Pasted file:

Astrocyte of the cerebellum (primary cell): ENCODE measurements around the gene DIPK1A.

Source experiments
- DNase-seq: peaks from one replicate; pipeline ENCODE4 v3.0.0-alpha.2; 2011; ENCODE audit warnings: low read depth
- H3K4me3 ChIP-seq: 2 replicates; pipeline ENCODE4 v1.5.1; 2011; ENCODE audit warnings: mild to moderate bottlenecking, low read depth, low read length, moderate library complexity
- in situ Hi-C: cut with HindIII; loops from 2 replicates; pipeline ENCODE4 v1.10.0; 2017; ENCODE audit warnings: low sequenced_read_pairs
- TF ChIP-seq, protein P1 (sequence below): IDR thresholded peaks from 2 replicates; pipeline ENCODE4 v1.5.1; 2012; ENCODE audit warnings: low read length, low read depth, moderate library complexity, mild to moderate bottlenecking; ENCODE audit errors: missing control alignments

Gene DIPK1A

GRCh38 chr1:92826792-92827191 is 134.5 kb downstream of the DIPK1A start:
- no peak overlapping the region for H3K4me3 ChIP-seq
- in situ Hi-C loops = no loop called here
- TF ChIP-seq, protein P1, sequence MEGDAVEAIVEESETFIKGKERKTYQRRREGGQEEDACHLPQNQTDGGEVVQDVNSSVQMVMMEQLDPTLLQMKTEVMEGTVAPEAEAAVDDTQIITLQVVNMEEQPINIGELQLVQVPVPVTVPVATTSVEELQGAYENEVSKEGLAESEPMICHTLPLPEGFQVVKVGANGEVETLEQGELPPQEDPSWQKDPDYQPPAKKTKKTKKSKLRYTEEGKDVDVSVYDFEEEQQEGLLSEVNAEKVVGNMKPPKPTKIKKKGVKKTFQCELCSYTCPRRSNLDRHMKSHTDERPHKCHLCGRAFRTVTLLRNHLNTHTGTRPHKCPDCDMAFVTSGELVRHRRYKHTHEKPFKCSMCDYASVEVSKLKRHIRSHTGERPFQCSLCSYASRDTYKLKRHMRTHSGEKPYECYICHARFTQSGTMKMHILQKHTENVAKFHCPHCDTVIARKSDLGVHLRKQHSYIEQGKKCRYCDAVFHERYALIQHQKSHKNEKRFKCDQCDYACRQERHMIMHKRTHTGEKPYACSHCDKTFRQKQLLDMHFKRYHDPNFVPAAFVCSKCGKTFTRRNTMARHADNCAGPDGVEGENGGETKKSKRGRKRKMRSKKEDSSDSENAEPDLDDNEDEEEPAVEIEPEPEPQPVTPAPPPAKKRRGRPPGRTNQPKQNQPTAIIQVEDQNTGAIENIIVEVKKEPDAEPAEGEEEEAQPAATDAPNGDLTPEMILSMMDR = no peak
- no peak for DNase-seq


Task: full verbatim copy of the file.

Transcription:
Astrocyte of the cerebellum (primary cell): ENCODE measurements around the gene DIPK1A.

Source experiments
- DNase-seq: peaks from one replicate; pipeline ENCODE4 v3.0.0-alpha.2; 2011; ENCODE audit warnings: low read depth
- H3K4me3 ChIP-seq: 2 replicates; pipeline ENCODE4 v1.5.1; 2011; ENCODE audit warnings: mild to moderate bottlenecking, low read depth, low read length, moderate library complexity
- in situ Hi-C: cut with HindIII; loops from 2 replicates; pipeline ENCODE4 v1.10.0; 2017; ENCODE audit warnings: low sequenced_read_pairs
- TF ChIP-seq, protein P1 (sequence below): IDR thresholded peaks from 2 replicates; pipeline ENCODE4 v1.5.1; 2012; ENCODE audit warnings: low read length, low read depth, moderate library complexity, mild to moderate bottlenecking; ENCODE audit errors: missing control alignments

Gene DIPK1A

GRCh38 chr1:92826792-92827191 is 134.5 kb downstream of the DIPK1A start:
- no peak overlapping the region for H3K4me3 ChIP-seq
- in situ Hi-C loops = no loop called here
- TF ChIP-seq, protein P1, sequence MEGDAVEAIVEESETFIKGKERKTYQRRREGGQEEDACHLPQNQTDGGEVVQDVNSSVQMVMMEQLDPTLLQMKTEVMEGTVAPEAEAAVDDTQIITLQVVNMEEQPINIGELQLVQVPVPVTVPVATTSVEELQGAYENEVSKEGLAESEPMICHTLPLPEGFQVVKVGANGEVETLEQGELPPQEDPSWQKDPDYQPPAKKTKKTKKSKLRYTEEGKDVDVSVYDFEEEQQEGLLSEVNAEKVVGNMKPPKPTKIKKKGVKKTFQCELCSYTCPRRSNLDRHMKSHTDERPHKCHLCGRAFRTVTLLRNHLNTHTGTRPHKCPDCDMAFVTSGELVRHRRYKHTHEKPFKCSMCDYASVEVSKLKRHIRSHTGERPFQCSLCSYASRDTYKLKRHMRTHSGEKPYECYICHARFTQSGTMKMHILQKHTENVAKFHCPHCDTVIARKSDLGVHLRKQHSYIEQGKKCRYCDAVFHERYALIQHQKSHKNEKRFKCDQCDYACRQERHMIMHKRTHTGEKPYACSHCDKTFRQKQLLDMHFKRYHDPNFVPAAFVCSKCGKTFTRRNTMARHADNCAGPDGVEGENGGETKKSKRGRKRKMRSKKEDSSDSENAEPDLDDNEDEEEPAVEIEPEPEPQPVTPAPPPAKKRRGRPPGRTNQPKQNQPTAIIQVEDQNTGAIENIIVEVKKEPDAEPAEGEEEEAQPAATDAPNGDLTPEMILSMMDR = no peak
- no peak for DNase-seq